Common Threats to Online Business Banking Security
January 12, 2012
Home Federal Bank takes great measures to secure online banking portals and educate businesses on how to access their online banking in a secure manner.
In today’s online environment, certain types of threats are consistent while new threats emerge daily. Some of these more well-known threats include spyware (key loggers, malware), phishing, viruses, and hacking. New threats include software programs that are designed to cover their tracks, to make detection of fraud more difficult. Home Federal Bank works to help counter these threats through a variety of methods; however the vast majority of these threats are focused on the user. Criminals looking to perform online fraud target individuals first, because they expect a percentage of people will be vulnerable – it is purely a numbers game.
Security threats are effective primarily when vulnerabilities exist in computer systems, software, or business practices. Most vulnerabilities are caused by out-of-date software, lack of security software (such as antivirus software, anti-spyware, etc.), weak authentication methods, or connecting to the Internet in a wide open manner (without a firewall between you and the Internet.) Some are caused by a lack of dual control in business processes (the same person initiating and approving ACH or wire transfers for example.) The Recommended Security Controls, included in your Home Federal Business Online Banking Agreement, lay out methods that can be used by you to reduce your risk.
Spyware is the number one way that online banking credentials are stolen and used for fraudulent activities. Spyware works by capturing information either on your computer, or while it is transmitted between your computer and websites. Often times, it is installed through fake “pop up” ads asking you to download software. Industry standard Antivirus products detect and remove software of this type, usually by blocking the download and installation before it can infect your computer.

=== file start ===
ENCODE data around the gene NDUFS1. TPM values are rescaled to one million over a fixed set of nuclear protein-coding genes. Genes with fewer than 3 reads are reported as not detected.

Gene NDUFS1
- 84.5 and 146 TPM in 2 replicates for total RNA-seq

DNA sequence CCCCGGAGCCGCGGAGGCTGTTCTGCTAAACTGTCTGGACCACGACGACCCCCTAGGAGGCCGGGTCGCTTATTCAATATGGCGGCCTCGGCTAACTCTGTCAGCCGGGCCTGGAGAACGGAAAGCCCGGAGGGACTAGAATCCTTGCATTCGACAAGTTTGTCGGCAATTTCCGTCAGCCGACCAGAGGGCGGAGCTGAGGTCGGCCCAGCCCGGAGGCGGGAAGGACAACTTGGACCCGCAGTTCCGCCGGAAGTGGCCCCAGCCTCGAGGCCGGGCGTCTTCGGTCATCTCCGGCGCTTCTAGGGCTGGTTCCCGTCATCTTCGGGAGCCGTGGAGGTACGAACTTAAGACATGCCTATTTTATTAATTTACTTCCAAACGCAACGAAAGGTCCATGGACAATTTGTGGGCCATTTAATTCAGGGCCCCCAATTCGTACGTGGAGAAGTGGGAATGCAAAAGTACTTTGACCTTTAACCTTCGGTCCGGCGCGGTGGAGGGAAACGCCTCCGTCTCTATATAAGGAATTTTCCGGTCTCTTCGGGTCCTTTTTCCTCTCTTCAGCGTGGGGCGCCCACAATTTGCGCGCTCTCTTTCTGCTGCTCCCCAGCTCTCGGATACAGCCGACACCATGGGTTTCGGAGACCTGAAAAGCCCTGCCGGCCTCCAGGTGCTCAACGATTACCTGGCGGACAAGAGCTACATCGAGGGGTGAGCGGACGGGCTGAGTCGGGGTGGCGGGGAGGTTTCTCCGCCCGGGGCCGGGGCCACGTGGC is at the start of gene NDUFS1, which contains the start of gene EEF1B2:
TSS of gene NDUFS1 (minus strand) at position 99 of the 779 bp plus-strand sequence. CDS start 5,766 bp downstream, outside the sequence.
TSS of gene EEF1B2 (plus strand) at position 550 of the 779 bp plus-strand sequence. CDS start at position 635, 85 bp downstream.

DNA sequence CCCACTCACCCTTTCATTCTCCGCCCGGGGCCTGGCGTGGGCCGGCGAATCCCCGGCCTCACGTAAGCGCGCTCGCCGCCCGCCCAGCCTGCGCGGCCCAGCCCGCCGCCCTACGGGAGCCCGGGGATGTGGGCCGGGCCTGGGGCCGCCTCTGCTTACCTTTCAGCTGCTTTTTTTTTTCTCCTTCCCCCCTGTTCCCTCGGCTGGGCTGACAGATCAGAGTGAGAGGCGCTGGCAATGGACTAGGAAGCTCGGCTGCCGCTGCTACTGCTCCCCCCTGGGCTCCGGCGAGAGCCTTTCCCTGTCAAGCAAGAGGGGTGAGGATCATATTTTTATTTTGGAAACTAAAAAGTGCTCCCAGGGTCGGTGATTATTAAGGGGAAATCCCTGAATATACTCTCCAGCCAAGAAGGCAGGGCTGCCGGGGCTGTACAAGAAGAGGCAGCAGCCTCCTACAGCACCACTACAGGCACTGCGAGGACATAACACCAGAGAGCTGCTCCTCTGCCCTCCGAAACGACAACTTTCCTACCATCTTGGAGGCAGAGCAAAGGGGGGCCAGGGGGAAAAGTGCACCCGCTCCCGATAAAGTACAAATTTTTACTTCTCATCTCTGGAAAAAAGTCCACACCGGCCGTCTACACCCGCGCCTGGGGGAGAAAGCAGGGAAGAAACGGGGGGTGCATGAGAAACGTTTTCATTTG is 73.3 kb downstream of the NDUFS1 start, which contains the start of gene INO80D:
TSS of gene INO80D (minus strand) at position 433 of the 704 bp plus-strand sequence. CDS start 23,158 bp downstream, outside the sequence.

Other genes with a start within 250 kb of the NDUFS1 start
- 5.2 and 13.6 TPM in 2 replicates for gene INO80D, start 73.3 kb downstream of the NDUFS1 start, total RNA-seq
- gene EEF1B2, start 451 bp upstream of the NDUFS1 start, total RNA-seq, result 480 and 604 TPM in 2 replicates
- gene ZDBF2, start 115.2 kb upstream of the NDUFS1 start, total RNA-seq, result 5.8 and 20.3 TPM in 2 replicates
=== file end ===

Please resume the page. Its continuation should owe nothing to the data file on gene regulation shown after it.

The best defense against this threat is to only download software from trusted sources, and maintain a current Antivirus product on your system which is configured to automatically update.
Phishing takes place either through phone calls, emails, or fake websites. For example, you are sent an Email message that looks legitimate, however if scrutinized closer will usually show something isn’t quite right. The message will ask you to log in to a system, either to claim a prize, “unlock” your account, or take action on something. Most Emails of this type are written to leverage the natural human emotions of curiosity or fear. When you click on the link, one of two things usually happen – either spyware is installed on your system or you are taken to a fake login screen. When attempting to log in, you will get repeated login failure messages. Why? Because they are after your credentials only, there is nothing behind the fake login screen – it only has one purpose, which is to gain access to your username and account information.
Human behavior is such that we reuse usernames and passwords for multiple online sites and accounts. Therefore, there is a high probability that the username and password combination once compromised can be used to log in to legitimate websites, providing the ability for fraud to be committed.
What is the best way to prevent phishing? By paying close attention to messages that you receive – are they asking you for information a vendor should already know about you? Please note that Home Federal Bank will never ask you for personal confidential information in an unsolicited Email.